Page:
Friday, November 02, 2001

Mystique, aura and timely hits




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        NEW YORK — They are the living dead. They are the zombies you can't completely kill, the creatures who have populated our horror films since Dracula was in diapers.

        They are the New York Yankees. They are living/undead proof that the game is never over until the last out is made and the vampire has a stake through his heart the size of a Lousiville Slugger.

        Thursday night, for the second World Series game in succession, the three-time defending world champions came off the mat one out from defeat and rallied to beat the Arizona Diamondbacks 3-2 in 12 innings.

        On this night, the last-gasp hero was Scott Brosius, whose two-out two-run home run brought the Yankees even in the
bottom of the ninth. The night before, it had been Tino Martinez.

        On this night, it was Alfonso Soriano's single that delivered the winning run. The night before it had been a home run by Derek Jeter.

        “You see it time and time again — our team doesn't give up,” Jeter said. “Until we make our final out, we feel we can win.”

        “The heart of this team is signified with what we're doing,” outfielder Paul O'Neill said.

        The World Series returns to Arizona with the Yankees holding a 3-2 lead in the best-of-seven event. The Diamondbacks will have Randy Johnson and Curt Schilling pitching in Phoenix. The Yankees will counter with Andy Pettitte, Roger Clemens and karma.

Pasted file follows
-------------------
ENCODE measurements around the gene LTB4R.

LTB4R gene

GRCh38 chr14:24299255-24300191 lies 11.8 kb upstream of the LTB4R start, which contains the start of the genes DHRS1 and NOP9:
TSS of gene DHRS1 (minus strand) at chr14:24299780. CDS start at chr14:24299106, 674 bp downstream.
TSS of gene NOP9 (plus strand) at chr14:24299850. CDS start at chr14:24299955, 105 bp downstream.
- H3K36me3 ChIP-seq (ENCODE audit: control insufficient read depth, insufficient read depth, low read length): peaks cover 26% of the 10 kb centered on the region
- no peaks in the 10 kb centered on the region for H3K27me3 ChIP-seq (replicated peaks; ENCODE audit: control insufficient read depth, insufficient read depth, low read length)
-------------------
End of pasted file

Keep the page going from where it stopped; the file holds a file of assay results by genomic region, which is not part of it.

Illogical legacy

        Schilling had joked that “aura” and "mystique,” two qualities forever associated with the Yankees, were just the names of two dancers in a nightclub.

        Maybe so. But when Brosius struck his game-tying blow, Fox cameras found a sign at Yankee Stadium that read: “Mystique & aura appearing nightly.”

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Now batting for the Yankees... Destiny
(AP photos)
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        There is no sensible way to explain it. There is no logical reason why the Yankees, so inoffensive at the plate throughout the series, should find their hitting shoes with one foot in the grave. Yet there is no denying the team's resilience, its ability to grind it out at the end of the game and the disparity between closers Mariano Rivera and Byung-Hyun Kim.

        It was Kim, for the second straight night, who allowed the game-tying home run one out from victory. It was Rivera who pitched out of bases-loaded peril with one out in the top of the 11th to keep the score tied.

Missed opportunities

        Arizona's Miguel Batista had shut out the Yankees for 7 2/3 innings. He had made Bob Brenly's decision to pitch Schilling on short rest seem a waste of worry. The Yankees had five singles off Batista and twice moved O"Neill to third base, but the only scoring before Brosius' homer were solo homers by Steve Finley and Rod Barajas in the fifth inning.

        As the innings passed, and their futility continued, the Yankees would persistently squander their base runners. They twice hit into double plays, and had Alfonso Soriano caught stealing after a leadoff single in the third inning.

        In the eighth, O'Neill drew a two-out walk, and Bernie Williams followed with a bloop single. This brought Martinez to the plate for a possible reprise of his Game 4 heroics.

        Brenly responded with left-handed reliever Greg Swindell, who retired the Yankees slugger on a fly ball to left field.

        The eighth inning, evidently, is too early for these Yankees. Not enough suspense.

        E-mail tsullivan@enquirer.com. Past columns at Enquirer.com/columns/sullivan.

       



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